On top of the diminishing returns, promises of high-profile downloadable content for the most part failed to materialize. While the focus of Automobilista’s content was originally intended to shy away from a primarily South American compilation to ensure a greater appeal to worldwide audiences, the team have done quite a poor job of restructuring the game to include any sort of captivating content. Season Pass owners received a fleet of historic Brazilian touring cars and re-used assets from a previous game (Formula Truck), along with some tracks that most people already downloaded for free as third party mods. Reiza have churned out locales such as Oulton Park, Brands Hatch, Hockenheim, Adelaide, and Imola for paying customers, though high quality conversions of these iconic circuits from other simulators were already available free of charge.
If Automobilista was to be eradicated from my Steam library in five minutes, I can’t say I’d be upset – I’d just boot up GTR Evolution, as it’s literally the same end-user experience, physics engine and all. Reiza could have done something truly exciting and unique with Automobilista; instead they are celebrating an alternate calculation for turbochargers and a slightly different heads up display that will be in the next update.
Whenever that is.
We now move on to discussing rFactor 2, as we’re rapidly approaching the end of Studio 397’s first full year spearheading the title’s development. Again, if you’ve been living under a rock, Image Space Incorporated are no longer responsible for rFactor 2, so there’s been a lot of hype surrounding what might happen to this simulator under the guidance of a brand new outlet. Most believe the unproven clan will somehow resurrect rFactor 2 from the dead and turn it into the all-encompassing platform many thought it would be at launch in 2014, but as is the theme with this entry, there have been some hiccups.
The team to their credit have been great at keeping hardcore fans updated with the title’s progress by means of scheduled journal entries, but in this situation, these blog posts have actively come back to haunt the Studio 397 crew – there’s now an extensive archive of “things that haven’t materialized,” and many of the entries cover the exact same topics over and over again with little new information to reveal. January 2017, April 2017, and August 2017 all more or less introduce the new GUI and talk about DirectX 11 integration that’s still being fine-tuned, before alluding to new content and then ending abruptly; the posts almost formulaic in nature. I know I get a lot of flak here for covering the same topics repeatedly, but this takes treading water to a whole new level. Sure, Studio 397 are giving people a roadmap, but to the end user these blog posts mean fuck all if you’re not saying anything that wasn’t already said before, especially if you can’t demonstrate you’re actively making progress.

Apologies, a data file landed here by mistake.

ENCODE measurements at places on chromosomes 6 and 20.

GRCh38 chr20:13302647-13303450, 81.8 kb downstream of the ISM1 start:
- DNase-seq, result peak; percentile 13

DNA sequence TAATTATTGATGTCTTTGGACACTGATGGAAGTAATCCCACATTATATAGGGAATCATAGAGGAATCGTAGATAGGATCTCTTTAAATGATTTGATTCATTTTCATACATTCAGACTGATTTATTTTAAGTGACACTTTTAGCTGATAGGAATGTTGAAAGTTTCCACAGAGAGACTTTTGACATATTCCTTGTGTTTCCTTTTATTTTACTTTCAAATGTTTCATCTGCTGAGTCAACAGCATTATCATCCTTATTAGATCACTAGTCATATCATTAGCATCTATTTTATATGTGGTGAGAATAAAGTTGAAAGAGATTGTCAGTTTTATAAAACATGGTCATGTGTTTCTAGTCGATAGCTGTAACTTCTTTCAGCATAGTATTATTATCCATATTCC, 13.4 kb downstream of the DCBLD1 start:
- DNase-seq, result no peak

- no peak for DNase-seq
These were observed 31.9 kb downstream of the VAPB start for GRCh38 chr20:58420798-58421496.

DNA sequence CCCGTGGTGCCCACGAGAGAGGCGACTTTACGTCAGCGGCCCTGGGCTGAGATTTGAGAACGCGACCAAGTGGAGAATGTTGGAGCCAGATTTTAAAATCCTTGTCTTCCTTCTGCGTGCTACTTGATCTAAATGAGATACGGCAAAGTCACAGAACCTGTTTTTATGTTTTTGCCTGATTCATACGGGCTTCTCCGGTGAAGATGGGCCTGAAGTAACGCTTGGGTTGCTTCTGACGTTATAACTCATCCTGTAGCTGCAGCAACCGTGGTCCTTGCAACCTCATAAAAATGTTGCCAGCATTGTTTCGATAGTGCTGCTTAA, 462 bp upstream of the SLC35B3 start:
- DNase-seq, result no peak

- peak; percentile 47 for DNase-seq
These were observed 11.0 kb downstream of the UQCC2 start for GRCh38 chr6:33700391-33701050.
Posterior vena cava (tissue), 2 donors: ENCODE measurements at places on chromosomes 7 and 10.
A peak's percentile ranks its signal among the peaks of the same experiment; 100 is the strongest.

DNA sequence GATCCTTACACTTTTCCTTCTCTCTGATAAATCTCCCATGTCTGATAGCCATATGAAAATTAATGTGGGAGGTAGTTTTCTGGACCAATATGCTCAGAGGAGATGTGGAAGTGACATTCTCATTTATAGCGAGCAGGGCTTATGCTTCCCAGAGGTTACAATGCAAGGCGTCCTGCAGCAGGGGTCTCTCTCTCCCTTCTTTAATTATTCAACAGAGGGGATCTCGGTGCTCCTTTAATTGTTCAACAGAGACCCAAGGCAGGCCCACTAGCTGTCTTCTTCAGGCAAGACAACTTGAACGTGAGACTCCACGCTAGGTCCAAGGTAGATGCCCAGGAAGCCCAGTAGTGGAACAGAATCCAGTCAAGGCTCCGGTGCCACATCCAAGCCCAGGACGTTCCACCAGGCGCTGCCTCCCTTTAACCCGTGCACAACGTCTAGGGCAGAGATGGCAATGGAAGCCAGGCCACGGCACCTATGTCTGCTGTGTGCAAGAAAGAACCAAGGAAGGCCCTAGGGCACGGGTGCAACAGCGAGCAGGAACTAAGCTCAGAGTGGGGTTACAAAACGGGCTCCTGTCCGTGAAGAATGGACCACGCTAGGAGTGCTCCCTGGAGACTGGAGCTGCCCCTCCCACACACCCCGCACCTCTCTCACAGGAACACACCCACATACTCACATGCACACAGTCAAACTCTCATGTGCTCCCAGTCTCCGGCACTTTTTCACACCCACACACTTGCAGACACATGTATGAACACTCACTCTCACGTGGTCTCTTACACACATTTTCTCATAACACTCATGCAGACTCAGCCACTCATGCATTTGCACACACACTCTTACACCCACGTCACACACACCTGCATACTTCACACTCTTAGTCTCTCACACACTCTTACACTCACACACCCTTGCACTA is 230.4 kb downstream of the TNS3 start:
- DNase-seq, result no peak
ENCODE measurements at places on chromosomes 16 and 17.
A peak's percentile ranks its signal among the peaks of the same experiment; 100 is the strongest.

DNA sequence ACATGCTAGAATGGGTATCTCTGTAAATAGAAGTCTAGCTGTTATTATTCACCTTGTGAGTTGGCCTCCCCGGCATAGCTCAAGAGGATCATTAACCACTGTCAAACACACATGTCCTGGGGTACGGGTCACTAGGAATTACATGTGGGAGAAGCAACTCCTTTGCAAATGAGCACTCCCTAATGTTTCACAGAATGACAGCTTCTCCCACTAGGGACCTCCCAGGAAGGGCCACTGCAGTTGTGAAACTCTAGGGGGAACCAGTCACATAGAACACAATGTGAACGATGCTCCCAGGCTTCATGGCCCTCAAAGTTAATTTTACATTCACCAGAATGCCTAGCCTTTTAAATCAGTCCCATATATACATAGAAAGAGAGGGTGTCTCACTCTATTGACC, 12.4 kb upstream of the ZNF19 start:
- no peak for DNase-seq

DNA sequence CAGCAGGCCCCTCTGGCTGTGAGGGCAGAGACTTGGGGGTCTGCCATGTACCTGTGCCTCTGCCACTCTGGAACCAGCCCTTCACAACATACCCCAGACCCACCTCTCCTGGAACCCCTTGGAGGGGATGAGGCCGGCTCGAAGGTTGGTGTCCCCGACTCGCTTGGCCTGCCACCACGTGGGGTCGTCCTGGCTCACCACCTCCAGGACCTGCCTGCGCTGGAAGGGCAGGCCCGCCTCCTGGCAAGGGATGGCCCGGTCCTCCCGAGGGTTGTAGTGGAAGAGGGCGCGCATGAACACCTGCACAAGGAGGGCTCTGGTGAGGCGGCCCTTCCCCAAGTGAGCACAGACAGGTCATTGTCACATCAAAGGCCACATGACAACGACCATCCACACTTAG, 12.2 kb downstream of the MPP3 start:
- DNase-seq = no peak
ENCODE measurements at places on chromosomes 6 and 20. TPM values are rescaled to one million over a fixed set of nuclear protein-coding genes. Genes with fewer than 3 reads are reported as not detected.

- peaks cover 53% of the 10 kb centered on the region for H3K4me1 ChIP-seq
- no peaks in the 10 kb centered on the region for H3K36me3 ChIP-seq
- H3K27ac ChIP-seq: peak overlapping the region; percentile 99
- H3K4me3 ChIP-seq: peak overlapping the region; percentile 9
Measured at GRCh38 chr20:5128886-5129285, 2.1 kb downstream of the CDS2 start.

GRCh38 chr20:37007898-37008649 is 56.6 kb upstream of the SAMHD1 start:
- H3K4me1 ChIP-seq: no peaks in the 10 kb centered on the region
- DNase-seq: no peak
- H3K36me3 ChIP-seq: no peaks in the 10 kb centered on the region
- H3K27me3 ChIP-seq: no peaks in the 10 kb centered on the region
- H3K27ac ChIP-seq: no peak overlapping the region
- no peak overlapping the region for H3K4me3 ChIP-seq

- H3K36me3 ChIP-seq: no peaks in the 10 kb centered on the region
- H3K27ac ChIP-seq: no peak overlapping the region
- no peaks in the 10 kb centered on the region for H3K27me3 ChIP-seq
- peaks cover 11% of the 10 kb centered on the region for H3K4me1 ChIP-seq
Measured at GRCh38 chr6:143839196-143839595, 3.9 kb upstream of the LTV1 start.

These posts, when read back-to-back, give off the impression that Studio 397 aren’t doing much of anything and that rFactor 2 is basically dead.
Did the new graphical user interface finally make it’s way into a new update? No. Are the ranked online races or “competition infrastructure” discussed in February making progress? Also no. Is the DirectX 11 variant of the game stable yet? No. Has MoTec telemetry implementation started yet? No. Have the brand new Zandvoort track and Radical roadster been been improved to a non-beta state? No, that will come sometime in 2018. Will the Corvette C7.R GTE or Tatuus Formula Cars be released in any sort of reasonable time frame? No. Have improvements been made to the game’s spotter code? No.
So what’s the plan for Studio 397 going forward?
Load up the October roadmap with three paragraphs of pretentious self-masturbatory physics talk as a distraction. As with Automobilista, there’s no way in hell the average sim racer will be able to feel the differences these alleged changes will supposedly make, but Studio 397 believe this is the next major mountain for rFactor 2 as a simulator to climb.
To be fair, Studio 397 have indeed released five new GT3 cars for rFactor 2 – albeit in various states of completion, and conveniently in a special rFactor 2 store so negative reviews cannot be left on the content – but since rFactor 2 was handed over to the upstart team, the simulator has needed a significantly more robust resurrection than some GT3 cars that were most likely outsourced to various community members. The game needed a new interface, seamless DirectX 11 integration, a tangible reason to drag people to its’ online servers, and a plethora of exciting content.
After (almost) a year at the reigns of rFactor 2, Studio 397 have accomplished something like 15% of their team goals, and are already proceeding to jerk themselves off over physics improvements that basically nobody will either notice, or care enough for to buy/re-install the game. So you have this company pumping money into a dead game that nobody cares for and offers almost the exact same experience as Automobilista, which itself offers the exact same experience as GTR Evolution (a nine year-old game), all while stuff like Formula One 2017 lets you lounge in the team paddock prior to free practice.